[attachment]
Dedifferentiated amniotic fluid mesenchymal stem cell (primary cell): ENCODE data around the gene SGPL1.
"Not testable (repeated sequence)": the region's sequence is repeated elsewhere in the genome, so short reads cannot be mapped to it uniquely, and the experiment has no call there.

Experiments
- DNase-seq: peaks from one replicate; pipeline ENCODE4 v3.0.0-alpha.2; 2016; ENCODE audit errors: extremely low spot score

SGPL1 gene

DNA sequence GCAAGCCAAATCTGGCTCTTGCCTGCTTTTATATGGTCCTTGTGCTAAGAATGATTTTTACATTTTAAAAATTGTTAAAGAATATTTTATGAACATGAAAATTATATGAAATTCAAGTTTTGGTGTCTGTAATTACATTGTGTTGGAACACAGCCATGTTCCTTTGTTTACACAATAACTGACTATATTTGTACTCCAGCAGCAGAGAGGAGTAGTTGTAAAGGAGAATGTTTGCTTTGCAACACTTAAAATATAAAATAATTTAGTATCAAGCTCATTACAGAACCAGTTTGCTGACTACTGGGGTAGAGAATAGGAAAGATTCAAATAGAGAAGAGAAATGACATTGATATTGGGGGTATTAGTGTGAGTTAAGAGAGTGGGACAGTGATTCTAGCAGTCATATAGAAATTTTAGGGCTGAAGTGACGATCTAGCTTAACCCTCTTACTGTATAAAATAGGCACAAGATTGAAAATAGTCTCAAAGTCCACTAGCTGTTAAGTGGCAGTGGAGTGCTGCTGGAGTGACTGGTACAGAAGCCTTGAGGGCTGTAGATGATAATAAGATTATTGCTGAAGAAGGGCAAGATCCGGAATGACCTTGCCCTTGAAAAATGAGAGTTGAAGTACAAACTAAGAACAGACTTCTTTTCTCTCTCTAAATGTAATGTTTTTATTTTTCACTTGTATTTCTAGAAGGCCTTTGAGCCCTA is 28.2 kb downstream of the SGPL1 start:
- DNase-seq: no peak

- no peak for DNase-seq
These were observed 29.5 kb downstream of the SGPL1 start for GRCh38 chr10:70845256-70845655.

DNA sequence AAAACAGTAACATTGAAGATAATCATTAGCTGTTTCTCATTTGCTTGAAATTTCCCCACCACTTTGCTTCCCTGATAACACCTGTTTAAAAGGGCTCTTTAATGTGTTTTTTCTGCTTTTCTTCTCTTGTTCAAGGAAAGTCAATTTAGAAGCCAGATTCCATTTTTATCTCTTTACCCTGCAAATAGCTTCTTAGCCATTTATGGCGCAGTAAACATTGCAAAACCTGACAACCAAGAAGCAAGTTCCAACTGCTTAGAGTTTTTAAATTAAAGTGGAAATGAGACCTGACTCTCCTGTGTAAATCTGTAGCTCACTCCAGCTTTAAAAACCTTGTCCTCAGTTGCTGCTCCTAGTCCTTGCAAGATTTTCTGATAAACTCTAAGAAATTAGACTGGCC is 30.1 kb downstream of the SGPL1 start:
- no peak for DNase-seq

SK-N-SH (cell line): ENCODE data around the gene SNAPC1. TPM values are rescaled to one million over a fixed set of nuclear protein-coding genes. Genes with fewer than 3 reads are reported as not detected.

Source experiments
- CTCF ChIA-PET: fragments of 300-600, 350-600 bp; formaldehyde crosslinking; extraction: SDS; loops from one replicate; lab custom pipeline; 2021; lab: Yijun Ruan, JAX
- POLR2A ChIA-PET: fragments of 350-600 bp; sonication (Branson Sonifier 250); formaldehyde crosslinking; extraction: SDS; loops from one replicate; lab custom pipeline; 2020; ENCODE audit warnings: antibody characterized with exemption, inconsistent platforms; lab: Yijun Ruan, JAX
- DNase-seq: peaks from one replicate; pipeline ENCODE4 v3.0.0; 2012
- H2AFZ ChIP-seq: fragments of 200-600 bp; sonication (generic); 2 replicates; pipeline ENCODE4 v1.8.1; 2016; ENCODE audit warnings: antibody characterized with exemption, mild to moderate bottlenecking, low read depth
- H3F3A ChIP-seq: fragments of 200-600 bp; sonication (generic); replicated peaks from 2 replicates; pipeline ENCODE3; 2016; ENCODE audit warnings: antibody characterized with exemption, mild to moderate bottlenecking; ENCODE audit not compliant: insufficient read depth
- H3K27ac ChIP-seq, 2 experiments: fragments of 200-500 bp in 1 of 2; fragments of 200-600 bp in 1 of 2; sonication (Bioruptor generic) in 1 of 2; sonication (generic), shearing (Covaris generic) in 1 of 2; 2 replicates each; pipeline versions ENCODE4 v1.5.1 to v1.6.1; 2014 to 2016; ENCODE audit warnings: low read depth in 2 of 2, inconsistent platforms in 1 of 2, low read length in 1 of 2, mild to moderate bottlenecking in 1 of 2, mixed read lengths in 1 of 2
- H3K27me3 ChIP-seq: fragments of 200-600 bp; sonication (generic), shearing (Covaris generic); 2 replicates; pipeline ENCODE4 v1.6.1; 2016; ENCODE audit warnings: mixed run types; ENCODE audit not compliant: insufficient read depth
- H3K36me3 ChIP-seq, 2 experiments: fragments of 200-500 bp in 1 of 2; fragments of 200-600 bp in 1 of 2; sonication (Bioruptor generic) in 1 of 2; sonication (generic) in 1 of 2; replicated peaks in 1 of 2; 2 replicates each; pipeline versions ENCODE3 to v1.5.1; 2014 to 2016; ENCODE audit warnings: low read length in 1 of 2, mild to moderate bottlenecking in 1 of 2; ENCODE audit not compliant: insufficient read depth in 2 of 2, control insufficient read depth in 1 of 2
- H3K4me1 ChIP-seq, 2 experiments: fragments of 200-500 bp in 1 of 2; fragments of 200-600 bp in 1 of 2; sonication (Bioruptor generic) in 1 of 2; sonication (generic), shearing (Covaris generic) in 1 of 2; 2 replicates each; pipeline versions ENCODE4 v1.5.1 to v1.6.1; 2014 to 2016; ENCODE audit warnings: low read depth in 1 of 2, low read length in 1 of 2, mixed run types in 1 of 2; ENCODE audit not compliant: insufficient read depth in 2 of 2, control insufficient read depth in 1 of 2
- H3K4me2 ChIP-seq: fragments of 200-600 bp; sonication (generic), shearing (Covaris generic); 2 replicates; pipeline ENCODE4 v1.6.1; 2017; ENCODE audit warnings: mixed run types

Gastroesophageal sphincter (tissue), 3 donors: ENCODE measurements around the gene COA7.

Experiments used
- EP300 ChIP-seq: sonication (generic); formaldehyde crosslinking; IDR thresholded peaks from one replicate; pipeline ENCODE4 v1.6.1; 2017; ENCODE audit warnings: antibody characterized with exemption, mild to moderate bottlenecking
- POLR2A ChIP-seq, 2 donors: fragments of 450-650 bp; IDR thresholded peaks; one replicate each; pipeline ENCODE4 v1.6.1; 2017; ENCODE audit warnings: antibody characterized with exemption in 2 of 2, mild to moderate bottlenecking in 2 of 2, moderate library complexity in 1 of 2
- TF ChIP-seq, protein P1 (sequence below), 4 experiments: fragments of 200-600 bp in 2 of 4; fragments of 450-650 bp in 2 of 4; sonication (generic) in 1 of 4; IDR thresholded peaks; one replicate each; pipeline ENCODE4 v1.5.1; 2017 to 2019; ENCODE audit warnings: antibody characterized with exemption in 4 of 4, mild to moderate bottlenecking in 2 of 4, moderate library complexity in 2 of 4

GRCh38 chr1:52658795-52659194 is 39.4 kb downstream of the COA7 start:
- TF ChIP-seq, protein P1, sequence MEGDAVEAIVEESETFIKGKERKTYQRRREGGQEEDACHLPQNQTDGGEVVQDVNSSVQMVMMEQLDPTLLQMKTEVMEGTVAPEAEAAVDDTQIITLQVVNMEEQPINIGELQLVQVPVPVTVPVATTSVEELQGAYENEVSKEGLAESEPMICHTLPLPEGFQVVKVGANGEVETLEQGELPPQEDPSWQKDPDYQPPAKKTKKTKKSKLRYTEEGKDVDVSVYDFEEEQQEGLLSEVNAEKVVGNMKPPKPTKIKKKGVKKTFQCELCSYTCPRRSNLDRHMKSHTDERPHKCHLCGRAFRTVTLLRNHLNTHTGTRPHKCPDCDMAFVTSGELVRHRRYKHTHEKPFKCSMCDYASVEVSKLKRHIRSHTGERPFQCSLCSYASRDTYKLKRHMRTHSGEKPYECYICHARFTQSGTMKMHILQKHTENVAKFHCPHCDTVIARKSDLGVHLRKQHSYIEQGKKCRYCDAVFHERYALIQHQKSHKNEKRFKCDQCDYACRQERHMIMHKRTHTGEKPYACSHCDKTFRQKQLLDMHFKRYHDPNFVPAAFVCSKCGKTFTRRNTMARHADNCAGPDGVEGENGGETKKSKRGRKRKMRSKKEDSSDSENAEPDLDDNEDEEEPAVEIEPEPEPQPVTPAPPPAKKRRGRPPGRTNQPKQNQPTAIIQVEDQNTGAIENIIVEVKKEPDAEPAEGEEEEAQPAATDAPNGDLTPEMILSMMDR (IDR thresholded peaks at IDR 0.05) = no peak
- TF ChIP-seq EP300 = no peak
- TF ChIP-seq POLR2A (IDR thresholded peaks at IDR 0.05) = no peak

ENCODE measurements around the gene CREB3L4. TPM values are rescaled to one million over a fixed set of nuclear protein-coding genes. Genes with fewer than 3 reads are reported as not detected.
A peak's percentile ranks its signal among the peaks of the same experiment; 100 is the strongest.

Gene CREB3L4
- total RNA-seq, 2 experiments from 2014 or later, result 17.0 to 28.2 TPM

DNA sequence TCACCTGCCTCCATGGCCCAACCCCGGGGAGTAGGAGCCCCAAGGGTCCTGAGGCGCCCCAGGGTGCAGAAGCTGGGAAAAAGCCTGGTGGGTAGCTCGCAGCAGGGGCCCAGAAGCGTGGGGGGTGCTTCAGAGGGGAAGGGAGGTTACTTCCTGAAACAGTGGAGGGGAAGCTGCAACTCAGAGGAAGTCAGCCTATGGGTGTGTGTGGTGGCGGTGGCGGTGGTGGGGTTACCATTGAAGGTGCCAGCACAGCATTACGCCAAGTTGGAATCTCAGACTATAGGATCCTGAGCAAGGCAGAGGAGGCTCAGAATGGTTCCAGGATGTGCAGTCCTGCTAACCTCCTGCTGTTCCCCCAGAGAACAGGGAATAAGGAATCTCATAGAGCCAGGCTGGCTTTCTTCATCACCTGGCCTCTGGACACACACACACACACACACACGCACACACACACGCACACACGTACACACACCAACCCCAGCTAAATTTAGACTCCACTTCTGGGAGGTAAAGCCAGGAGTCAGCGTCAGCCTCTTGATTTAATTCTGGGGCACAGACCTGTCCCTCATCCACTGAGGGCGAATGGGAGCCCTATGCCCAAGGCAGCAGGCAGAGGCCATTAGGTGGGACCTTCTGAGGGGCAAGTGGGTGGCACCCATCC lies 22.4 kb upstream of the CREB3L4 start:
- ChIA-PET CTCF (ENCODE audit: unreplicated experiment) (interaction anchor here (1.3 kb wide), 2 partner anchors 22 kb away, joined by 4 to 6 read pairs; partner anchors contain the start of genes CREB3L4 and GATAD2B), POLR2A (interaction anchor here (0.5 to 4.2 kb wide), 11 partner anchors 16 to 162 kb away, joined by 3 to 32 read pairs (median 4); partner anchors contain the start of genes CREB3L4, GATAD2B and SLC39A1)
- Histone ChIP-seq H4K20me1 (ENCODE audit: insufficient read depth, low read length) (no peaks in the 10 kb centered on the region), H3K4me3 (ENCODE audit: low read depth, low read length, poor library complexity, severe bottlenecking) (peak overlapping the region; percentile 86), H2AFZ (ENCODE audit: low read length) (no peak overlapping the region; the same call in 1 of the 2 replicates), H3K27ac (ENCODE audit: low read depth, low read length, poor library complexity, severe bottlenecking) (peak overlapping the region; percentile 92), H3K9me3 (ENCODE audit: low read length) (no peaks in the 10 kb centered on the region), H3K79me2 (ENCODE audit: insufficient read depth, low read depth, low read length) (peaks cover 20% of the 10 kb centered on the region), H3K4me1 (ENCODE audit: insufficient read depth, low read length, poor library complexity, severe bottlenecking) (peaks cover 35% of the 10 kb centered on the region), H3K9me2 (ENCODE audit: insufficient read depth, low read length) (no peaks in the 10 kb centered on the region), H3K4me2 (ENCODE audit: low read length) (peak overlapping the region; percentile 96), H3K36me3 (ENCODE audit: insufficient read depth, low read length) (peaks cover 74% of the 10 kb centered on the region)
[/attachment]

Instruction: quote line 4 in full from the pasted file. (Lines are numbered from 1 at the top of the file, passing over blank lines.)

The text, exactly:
- DNase-seq: peaks from one replicate; pipeline ENCODE4 v3.0.0-alpha.2; 2016; ENCODE audit errors: extremely low spot score